Connecting to the System by jumboengg


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									             Introduction to the Unix Operating System
                                  Getting Started

                              Connecting to the System

   Now, we want to connect to a Unix system and begin to explore. First, you will
need an account on some Unix machine. An account consists of a username and a
password. The username is the way that you identify yourself to the computer and the
way that other users of the system can identify you as well. The password is used to
authenticate that you are actually who you claim to be. Like everything in Unix, both
the username and the password are case sensitive and must be typed exactly.

   How you go about getting this account depends upon what machine that you want
to use. At Penn State, many departments and colleges have Unix workstations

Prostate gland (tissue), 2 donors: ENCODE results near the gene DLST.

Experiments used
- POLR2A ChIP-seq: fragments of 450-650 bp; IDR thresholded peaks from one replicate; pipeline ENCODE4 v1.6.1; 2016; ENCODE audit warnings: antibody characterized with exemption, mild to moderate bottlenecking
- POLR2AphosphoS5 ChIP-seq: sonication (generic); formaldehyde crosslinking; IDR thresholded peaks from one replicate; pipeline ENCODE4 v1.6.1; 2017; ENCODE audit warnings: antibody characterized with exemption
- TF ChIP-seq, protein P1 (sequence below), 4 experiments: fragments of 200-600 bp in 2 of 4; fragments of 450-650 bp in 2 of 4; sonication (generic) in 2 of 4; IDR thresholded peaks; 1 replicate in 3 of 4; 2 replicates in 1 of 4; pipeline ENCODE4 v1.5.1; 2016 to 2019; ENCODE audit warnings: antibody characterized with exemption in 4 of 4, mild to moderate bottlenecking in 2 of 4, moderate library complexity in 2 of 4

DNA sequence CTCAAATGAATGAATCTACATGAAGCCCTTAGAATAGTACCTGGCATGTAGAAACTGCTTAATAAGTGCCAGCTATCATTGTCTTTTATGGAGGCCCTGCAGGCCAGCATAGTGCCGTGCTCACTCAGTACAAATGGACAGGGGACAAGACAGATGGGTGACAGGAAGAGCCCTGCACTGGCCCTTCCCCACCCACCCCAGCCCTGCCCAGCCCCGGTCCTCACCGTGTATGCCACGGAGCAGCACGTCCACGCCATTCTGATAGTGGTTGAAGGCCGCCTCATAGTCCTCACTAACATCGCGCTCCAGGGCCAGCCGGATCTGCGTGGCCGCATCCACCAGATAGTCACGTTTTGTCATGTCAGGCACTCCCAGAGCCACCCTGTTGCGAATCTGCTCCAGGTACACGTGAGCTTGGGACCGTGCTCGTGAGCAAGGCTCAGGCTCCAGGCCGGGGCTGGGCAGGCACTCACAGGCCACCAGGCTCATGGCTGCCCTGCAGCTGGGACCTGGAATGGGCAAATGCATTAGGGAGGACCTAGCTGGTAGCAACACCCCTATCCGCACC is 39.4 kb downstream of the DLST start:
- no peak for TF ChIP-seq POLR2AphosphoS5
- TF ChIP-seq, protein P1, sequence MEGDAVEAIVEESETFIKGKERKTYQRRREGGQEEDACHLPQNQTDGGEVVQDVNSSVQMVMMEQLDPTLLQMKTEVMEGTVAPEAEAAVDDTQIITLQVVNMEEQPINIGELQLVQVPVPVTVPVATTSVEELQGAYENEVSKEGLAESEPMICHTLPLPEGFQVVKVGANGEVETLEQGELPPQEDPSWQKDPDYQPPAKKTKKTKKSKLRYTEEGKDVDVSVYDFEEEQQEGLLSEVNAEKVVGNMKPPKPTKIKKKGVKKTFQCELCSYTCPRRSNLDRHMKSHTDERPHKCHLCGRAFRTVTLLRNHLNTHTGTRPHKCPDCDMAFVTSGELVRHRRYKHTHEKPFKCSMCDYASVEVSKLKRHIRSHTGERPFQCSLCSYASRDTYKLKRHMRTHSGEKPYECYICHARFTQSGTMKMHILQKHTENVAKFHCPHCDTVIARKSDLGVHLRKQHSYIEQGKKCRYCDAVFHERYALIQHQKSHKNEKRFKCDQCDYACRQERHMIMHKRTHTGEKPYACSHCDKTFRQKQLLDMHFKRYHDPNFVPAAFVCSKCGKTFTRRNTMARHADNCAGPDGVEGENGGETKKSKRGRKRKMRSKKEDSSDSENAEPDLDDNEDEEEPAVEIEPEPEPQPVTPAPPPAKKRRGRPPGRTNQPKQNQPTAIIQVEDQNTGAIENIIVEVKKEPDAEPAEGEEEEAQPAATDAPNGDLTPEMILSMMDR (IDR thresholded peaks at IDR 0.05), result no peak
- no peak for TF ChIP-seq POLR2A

available for students, faculty, and staff in their area. Likewise, many researchers have
their own Unix systems. Within the CAC, both Sun Microsystems machines and IBM
RS/6000 Computers are available. Applications for research and instructional
accounts on these systems may be obtained from the Accounts Office in Room 101
Computer Building.

   Gaining access to the actual system may be as simple as sitting down in front of a
terminal or workstation, but it also might involve connecting via some sort of terminal
server or dataswitch, or running a terminal emulation program on a PC or Mac. For
now, we will assume that you are seated in front of a Unix workstation. If you need
assistance connecting to your system via another route, check with your local guru or
system administrator.

    Once you have connected to the Unix machine, you will be presented with a login
prompt. This can take many forms, but will generally look something like Figure 1.
To log in, first make sure that your CAPS LOCK key is disabled, then enter your
username and press return. You will be prompted for your password. Type it in, and if
it is correct, you will be presented with a prompt.
Penn State Center for Academic Computing (wilbur)

SunOS 4.1.1

** This system is restricted to uses approved by Penn
State University **


              Figure 1: An Example Unix Login Prompt

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